Get the real story on rampant steroid use, the latest developments with star athletes, and ways to prevent young athletes from falling into the same trap from this examination of the scandalous practices in today's sports world....
|Title||:||When Winning Costs Too Much: Steroids, Supplements, and Scandal in Today's Sports World|
|Number of Pages||:||352 Pages|
|Status||:||Available For Download|
|Last checked||:||21 Minutes ago!|
When Winning Costs Too Much: Steroids, Supplements, and Scandal in Today's Sports World Reviews
DNF at 136 pages.Even if I didn't disagree with large portions of this book, I still couldn't imagine most people finding it useful. Big chunks of the text (I'd estimate almost half) consist of bulleted lists of examples that support the author's point - the lists tend to be redundant and go on far longer than they need to. The result is that the authors spend a lot of time establishing that a particular phenomenon exists, but almost no time in describing the causes or the implications of this phenomenon. Because of this, the book feels almost childishly basic, spending little time on the complexities and gray areas of these problems and their solutions. Everything is just a little too clear-cut here, giving me the impression that the authors just weren't very connected to the realities of sports.Additionally, the book is very unfocused. The title and summary suggest that it's going to focus on two things: steroids, and the win-at-all costs mentality. So it's pretty surprising when, after the first half of the book, there's basically no further discussion of steroid use, instead focusing on other problems with sports (such as deaths by heat strokes and referees being assaulted by coaches and fans).* It also alternates between focusing on professional-level and high school-level sports, making it difficult to identify exactly where the authors are trying to enact change. Finally, the authors put surprisingly little time and effort into deconstructing and dismantling the win-at-all-costs mentality. They even seem to accept it as a simple fact of life, suggesting that cheating will always happen and the only thing we can do is make it more difficult, an idea I completely disagree with. Instead, the authors take the far less convincing route of blaming steroid use (and other issues in sports) primarily on America's 'moral decline' and the decay of 'family values'. I guess if you buy into that rhetoric, you might get some satisfaction from reading this book, but frankly, I think it does these issues a disservice to blame them on something so subjective and abstract. I got the distinct impression that the authors believed most problems in the world could be traced to the decay of family values, and they seem to believe that they don't have to explain why things like divorce lead to steroid use - they simply see it as self-explanatory. To give you an idea of how far this goes, this book is explicitly pro-life, despite the fact that it has nothing to do with abortion. The authors draw a connection between the belief that abortion is okay and the prevalence of steroid use and other cheating, without explaining that connection at all.There is accurate information in this book, and if you're doing research on outlandish stories of violence and mayhem in sporting events, this book contains quite a few lists you'll find useful. But if you're looking for a comprehensive look at the causes and solutions to steroid use, I would find something else.*In case you're wondering how I got to the second half of the book when I abandoned it so early - I read this book for research purposes, so I skipped around reading the chapters that had information I needed, so I've effectively sampled every part of the book.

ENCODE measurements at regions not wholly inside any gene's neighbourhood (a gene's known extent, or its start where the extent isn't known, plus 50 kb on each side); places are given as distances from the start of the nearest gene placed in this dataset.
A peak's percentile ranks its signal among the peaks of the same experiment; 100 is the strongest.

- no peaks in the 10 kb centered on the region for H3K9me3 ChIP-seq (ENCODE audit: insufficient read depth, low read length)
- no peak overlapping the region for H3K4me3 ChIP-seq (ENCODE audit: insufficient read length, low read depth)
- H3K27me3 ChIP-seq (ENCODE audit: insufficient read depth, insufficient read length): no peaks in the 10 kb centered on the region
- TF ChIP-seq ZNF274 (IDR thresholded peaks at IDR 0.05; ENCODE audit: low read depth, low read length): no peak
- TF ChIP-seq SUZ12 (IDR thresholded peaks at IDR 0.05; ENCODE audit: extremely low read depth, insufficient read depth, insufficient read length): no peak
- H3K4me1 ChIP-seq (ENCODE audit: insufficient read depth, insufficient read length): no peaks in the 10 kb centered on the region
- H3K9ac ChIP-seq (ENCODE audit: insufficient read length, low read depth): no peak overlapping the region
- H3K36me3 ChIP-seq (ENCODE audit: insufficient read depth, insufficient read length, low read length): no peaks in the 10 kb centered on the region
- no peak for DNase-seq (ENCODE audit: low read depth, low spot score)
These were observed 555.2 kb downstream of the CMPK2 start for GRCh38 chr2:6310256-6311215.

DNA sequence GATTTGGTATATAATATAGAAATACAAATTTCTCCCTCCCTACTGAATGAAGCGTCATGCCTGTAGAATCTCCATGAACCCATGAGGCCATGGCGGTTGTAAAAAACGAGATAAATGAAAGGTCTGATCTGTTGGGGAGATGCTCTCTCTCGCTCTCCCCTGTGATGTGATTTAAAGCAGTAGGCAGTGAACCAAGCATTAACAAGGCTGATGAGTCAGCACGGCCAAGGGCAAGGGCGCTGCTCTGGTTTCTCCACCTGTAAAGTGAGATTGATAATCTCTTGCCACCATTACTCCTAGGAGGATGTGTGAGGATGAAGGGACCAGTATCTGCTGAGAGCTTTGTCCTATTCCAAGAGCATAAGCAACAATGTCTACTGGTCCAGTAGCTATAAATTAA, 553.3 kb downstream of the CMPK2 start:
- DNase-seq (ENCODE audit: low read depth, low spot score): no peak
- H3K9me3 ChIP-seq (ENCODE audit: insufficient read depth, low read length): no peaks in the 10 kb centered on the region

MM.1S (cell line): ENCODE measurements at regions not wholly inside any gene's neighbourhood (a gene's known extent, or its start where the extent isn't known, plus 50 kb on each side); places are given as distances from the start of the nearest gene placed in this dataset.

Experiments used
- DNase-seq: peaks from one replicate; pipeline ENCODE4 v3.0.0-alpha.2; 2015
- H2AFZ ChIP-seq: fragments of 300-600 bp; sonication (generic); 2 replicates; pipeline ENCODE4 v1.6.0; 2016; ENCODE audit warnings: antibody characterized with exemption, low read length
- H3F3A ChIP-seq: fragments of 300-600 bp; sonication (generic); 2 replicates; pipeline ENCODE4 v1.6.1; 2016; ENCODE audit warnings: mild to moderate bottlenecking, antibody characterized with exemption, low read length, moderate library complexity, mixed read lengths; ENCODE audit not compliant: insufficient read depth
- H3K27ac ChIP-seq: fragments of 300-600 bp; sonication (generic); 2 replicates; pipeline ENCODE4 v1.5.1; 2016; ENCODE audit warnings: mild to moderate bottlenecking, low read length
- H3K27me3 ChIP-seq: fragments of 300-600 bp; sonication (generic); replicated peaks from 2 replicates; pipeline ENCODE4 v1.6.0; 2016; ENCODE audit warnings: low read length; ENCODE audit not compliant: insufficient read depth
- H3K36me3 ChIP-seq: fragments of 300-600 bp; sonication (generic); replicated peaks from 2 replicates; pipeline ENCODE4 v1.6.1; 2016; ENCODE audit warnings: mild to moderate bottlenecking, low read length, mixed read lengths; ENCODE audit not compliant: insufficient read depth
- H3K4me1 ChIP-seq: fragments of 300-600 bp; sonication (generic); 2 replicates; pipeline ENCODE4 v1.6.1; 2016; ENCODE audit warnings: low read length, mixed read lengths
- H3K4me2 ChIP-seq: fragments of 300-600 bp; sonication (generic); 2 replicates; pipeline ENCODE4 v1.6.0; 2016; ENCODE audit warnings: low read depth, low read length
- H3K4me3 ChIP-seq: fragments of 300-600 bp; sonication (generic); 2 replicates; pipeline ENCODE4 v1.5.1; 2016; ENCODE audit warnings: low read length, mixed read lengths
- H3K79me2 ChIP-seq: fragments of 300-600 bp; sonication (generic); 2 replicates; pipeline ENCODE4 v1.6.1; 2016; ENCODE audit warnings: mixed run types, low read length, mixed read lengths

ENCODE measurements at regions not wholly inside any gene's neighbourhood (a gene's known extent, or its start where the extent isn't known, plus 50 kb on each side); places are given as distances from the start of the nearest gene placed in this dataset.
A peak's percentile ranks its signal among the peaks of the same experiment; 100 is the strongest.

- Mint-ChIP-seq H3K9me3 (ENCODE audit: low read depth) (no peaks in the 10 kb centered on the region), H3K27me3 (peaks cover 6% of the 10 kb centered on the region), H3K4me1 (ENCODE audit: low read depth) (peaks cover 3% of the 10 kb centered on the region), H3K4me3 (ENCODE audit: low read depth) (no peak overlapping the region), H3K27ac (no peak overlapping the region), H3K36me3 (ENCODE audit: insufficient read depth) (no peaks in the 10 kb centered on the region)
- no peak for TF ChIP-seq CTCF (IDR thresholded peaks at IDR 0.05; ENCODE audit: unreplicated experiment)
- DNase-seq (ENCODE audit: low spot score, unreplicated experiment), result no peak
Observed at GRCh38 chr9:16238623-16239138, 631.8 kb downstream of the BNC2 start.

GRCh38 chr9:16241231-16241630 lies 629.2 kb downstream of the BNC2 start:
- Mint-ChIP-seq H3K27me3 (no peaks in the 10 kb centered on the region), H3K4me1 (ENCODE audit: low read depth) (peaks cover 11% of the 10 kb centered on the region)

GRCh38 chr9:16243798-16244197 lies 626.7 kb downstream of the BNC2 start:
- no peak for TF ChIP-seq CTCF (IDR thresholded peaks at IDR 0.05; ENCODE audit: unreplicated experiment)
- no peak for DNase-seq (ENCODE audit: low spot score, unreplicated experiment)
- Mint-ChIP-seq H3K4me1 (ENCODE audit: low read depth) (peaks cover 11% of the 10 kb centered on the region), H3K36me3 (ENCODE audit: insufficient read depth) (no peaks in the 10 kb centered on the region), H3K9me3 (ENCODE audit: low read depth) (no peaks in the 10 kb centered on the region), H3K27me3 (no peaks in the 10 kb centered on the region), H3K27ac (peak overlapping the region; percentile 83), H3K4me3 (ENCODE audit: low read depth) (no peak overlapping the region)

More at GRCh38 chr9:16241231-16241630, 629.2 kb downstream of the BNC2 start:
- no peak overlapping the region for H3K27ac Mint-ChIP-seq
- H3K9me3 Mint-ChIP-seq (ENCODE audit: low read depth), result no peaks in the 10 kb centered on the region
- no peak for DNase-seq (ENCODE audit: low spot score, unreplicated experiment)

When Winning Costs Too Much is a great book that not only covers anabolic steroids and supplements but concussions, fair play, sportsmanship, officiating, media, and authority surrounding sports. I really like the presentation and logic of the arguments presented by the authors, and clearly, they have literally hit the spot. It makes total sense to me, and I agree with everything. I just got a better idea. Why not just give out a lifetime ban from any sport to anybody for the first drug offense? I guarantee you that the players are going to immediately clean up their behaviors, and guess what...the number of fans will actually increase. On the other hand, I can't believe that the authors decided to include George W. Bush, Carl Lewis, and Myles Brand as proponents against the issues of anabolic steroids and unethical behaviors. Before Bush was the President of United States, he was the owner of the Texas Rangers that included Jose Canseco, Ivan Rodriguez, Rafael Palmeiro, and Alex Rodriguez who were taking anabolic steroids during that period. There is no way that he couldn't have known what was going on. And also, his father hired Arnold Schwarzenegger, a major user of steroids during his bodybuilding days, to be the chairman of the President's Council on Physical Fitness and Sports. Carl Lewis, the supposed victim of the scandal that Ben Johnson caused in 1988 Olympics, actually failed drug tests which were all covered up by Olympics officials because he was from USA whereas Ben Johnson was from Canada. Myles Brand was the president of Indiana University and became the president of NCAA. From 2002 to 2009, Brand saw NCAA football and basketball to be billion dollar companies where lack of discipline and punishment had run rampant. So, if Myles Brand was the president and he preached so much about ethics, so why didn't he do anything to curb the problem? You know how much he was paid for a year? At least $895,000...I'll bet a lot of that money was in form of bribery to keep his mouth shut and look in the other way. Oh...get out of my face, and stop playing the hypocrite. After the solutions are presented in the book, they do deserve merit. But, let's be real...nothing is ever going to happen because the almighty dollar will always rule. I loved the interview between the author and a referee, and it was a side that I never knew before. There's an outstanding story on Mike Hall, a powerlifter from Delaware. Meanwhile, I wished that the authors would denounce ESPN for being one of the biggest culprits to the problems facing sports today. All in all, When Winning Costs Too Much is a great insight of what's really happening in sports, academics, and society, and after five years, nothing has changed.